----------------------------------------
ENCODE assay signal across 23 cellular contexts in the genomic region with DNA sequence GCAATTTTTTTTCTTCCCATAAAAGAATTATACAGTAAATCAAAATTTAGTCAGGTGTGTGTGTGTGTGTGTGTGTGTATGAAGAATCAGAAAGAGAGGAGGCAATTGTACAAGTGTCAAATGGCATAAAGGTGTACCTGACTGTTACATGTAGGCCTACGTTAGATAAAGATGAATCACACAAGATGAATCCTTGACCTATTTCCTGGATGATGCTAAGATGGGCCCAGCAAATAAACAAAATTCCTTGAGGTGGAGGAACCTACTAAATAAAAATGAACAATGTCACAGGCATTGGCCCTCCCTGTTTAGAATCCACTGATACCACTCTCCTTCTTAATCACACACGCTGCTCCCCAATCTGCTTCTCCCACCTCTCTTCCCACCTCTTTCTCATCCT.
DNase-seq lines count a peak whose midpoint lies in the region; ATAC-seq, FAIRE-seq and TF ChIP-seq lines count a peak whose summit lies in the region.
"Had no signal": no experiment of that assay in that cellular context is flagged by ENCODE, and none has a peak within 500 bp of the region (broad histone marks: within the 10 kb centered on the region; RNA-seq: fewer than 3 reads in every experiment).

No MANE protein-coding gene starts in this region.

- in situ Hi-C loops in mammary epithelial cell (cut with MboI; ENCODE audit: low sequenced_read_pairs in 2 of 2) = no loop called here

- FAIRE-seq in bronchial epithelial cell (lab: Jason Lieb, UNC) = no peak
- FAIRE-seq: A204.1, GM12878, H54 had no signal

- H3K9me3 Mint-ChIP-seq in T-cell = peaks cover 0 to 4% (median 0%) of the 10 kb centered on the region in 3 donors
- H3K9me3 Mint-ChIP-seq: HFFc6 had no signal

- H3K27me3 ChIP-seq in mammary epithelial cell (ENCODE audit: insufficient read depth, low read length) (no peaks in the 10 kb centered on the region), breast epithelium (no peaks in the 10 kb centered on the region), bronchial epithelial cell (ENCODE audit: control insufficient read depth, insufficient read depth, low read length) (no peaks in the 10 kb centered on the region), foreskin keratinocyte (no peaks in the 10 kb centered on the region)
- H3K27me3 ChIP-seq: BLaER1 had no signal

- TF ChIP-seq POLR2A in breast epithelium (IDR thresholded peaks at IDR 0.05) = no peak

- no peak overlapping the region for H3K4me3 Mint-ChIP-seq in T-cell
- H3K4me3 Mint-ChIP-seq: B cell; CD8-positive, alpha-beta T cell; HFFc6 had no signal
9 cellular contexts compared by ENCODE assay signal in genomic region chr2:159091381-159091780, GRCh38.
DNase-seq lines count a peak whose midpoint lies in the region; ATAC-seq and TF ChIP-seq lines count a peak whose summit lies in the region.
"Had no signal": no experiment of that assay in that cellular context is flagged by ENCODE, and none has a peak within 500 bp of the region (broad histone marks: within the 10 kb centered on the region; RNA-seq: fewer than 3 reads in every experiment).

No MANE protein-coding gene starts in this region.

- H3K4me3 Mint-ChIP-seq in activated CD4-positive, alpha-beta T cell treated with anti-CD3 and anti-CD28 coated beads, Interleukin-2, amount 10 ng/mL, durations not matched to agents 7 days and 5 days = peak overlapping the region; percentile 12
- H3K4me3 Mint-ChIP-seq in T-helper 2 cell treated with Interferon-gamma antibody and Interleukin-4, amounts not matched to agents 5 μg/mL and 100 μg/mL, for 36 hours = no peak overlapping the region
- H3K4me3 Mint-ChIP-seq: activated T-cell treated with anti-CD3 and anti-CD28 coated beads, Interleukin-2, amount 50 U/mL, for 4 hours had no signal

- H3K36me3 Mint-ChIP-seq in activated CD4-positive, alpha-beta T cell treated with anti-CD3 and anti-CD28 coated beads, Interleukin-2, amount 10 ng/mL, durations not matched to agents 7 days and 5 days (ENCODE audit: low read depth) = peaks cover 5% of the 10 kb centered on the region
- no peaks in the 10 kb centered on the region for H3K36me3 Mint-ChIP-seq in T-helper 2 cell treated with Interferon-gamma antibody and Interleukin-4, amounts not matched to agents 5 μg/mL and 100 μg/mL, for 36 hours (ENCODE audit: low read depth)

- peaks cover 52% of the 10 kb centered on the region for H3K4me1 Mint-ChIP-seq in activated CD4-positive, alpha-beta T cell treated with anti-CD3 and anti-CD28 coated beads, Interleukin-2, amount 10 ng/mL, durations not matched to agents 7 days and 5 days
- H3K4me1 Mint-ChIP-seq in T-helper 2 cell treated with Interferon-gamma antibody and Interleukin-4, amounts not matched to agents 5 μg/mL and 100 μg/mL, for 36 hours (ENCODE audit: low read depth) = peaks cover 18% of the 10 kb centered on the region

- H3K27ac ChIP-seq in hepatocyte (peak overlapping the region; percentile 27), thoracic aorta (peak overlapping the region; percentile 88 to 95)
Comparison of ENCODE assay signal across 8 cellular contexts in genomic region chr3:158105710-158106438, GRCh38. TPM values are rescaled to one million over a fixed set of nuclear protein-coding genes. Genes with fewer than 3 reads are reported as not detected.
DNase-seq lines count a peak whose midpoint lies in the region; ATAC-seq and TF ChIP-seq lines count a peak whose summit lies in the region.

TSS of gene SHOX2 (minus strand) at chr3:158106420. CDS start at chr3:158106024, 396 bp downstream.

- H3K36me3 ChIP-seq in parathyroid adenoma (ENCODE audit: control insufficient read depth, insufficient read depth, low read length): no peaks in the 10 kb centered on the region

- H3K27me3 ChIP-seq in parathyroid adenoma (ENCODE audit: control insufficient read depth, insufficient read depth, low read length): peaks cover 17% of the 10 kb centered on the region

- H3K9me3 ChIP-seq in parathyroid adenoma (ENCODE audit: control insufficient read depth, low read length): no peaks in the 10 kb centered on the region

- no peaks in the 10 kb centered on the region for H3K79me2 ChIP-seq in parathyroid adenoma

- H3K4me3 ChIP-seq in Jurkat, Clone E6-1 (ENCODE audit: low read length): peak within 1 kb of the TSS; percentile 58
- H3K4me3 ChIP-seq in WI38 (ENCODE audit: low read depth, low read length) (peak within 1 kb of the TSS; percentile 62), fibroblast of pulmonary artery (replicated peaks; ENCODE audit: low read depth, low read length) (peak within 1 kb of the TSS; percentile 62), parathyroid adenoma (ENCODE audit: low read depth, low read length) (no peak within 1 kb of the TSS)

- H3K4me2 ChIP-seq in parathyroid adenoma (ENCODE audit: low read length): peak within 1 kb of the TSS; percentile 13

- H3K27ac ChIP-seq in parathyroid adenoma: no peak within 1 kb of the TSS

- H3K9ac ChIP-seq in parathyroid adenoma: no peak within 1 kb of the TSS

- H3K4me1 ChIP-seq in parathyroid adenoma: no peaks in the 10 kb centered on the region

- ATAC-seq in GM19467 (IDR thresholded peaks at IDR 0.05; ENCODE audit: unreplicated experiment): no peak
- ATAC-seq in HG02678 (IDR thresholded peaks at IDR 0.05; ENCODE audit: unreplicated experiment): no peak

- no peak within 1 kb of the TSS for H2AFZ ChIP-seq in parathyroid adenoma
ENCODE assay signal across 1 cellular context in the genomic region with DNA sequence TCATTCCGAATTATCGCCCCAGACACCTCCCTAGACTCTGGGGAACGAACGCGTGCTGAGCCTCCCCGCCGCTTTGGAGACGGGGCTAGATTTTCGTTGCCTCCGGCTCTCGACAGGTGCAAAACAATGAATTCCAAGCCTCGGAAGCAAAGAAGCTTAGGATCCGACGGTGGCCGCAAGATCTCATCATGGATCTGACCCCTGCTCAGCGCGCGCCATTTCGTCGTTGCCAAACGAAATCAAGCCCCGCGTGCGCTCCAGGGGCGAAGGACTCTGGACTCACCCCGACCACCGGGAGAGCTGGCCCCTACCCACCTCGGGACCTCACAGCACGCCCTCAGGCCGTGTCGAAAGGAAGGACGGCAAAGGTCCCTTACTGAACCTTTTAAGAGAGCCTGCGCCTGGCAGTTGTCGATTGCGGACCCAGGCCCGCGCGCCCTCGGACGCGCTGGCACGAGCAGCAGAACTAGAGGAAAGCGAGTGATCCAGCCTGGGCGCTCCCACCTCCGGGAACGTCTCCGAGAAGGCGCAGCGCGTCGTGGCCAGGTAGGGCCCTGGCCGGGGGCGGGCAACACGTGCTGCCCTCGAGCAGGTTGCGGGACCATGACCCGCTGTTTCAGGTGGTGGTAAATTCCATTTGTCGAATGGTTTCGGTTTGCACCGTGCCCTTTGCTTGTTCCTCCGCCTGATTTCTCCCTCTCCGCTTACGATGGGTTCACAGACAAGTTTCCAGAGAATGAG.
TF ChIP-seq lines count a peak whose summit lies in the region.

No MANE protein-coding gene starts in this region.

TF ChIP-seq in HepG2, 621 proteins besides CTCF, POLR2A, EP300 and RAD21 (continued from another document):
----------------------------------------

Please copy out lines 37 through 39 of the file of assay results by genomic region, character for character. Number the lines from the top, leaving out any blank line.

- H3K27ac ChIP-seq in parathyroid adenoma: no peak within 1 kb of the TSS

- H3K9ac ChIP-seq in parathyroid adenoma: no peak within 1 kb of the TSS

- H3K4me1 ChIP-seq in parathyroid adenoma: no peaks in the 10 kb centered on the region